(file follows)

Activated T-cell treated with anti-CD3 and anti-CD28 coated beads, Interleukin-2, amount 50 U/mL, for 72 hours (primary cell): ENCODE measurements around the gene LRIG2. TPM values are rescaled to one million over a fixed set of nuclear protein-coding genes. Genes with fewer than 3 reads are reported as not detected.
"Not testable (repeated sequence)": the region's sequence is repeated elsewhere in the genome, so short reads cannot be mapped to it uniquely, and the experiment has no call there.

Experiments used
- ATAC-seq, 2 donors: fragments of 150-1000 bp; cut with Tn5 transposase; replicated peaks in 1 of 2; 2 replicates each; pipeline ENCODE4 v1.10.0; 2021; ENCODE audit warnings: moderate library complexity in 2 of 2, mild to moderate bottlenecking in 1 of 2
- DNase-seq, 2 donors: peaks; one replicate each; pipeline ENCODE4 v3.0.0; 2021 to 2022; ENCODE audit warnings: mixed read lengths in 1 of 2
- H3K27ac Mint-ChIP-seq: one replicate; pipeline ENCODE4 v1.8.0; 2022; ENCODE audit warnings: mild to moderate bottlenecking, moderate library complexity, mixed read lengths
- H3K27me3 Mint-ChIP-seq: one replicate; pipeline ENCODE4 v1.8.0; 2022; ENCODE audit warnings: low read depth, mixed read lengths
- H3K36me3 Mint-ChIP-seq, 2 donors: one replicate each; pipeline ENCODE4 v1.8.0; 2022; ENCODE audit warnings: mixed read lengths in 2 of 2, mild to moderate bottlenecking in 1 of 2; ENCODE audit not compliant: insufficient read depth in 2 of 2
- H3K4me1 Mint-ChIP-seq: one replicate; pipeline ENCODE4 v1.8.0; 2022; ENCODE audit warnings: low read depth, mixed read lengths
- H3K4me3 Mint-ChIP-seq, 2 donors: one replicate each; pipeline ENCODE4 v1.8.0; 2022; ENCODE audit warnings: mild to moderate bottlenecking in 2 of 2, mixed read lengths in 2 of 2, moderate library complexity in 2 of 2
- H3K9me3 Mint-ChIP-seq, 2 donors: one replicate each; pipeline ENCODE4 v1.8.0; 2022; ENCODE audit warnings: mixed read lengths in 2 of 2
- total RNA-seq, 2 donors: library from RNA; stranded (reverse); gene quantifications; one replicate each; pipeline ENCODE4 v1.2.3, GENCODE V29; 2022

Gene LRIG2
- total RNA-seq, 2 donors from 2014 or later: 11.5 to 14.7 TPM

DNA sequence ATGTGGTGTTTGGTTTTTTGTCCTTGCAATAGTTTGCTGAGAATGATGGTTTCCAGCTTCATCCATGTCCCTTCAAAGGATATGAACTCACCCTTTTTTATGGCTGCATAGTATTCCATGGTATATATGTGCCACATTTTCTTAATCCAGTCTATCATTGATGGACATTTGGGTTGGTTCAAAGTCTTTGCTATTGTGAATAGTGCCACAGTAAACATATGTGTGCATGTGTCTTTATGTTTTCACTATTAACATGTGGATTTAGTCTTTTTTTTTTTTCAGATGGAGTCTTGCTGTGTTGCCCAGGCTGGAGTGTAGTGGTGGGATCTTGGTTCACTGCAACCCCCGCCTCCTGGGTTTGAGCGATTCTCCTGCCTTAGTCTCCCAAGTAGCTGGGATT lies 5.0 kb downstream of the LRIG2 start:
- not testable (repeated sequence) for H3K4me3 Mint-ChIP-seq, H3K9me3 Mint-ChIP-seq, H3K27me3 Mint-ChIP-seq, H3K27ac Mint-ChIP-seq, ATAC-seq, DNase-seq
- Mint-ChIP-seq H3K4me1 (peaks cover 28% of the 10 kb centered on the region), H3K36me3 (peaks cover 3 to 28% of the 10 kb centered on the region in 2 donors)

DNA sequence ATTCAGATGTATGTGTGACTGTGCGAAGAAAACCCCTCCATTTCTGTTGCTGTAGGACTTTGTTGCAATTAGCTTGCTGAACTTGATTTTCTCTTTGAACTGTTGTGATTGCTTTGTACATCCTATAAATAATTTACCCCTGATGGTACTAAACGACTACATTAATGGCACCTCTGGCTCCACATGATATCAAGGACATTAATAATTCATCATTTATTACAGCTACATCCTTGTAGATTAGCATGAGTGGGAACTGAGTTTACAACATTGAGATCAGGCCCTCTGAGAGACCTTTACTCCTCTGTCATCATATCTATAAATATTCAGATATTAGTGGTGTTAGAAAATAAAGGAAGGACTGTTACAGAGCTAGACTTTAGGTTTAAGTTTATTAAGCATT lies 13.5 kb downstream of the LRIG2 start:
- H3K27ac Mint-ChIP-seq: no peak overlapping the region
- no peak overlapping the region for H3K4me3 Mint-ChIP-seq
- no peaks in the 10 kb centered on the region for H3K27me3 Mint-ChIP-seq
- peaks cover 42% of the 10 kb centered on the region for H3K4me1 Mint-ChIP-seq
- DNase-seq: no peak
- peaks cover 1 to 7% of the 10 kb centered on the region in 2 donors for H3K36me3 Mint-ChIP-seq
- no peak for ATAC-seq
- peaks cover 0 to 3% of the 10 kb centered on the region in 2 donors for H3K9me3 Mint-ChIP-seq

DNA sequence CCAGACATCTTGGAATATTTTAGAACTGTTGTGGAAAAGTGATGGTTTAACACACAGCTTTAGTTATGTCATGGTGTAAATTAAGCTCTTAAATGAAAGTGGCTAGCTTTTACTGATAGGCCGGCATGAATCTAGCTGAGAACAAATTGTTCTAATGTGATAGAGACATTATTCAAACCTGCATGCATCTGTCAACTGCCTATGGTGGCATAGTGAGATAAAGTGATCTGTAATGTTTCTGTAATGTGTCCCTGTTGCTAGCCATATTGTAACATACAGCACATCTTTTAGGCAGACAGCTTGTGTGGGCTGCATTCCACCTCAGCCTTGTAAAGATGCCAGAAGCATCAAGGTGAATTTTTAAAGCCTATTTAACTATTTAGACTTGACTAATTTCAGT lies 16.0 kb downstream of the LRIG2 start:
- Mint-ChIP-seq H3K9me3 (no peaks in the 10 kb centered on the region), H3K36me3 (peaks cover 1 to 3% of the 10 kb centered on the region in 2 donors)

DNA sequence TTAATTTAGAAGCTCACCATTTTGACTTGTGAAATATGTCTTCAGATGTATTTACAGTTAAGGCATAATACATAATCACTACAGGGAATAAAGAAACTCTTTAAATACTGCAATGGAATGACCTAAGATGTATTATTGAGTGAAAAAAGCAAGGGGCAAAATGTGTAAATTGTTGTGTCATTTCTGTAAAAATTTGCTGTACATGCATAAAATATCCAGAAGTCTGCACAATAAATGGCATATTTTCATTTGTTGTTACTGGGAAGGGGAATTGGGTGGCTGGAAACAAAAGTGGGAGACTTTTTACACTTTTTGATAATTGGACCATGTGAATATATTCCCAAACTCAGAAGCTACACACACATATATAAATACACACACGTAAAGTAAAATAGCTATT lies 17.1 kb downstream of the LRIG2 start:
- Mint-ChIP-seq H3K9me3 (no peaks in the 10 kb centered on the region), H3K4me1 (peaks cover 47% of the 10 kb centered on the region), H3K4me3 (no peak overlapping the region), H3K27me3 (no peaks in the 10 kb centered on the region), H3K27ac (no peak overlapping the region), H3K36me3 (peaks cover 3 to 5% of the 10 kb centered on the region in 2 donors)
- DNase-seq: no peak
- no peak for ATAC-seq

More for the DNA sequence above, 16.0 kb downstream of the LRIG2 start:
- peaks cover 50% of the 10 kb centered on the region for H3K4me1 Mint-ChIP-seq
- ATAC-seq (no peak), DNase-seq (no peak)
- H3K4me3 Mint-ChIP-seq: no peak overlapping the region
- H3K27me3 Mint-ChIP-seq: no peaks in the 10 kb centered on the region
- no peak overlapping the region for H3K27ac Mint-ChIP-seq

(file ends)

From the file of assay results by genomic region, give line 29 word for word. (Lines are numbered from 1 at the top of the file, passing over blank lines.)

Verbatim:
DNA sequence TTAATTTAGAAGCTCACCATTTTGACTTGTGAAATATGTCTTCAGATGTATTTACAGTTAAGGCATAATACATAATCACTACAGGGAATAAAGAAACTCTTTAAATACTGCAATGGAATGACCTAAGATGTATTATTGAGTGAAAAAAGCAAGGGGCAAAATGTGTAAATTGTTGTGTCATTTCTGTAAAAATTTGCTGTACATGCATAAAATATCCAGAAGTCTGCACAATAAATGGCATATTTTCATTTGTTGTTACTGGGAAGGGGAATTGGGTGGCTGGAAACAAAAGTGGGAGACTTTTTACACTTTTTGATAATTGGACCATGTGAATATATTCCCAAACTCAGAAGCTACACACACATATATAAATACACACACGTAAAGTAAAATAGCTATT lies 17.1 kb downstream of the LRIG2 start: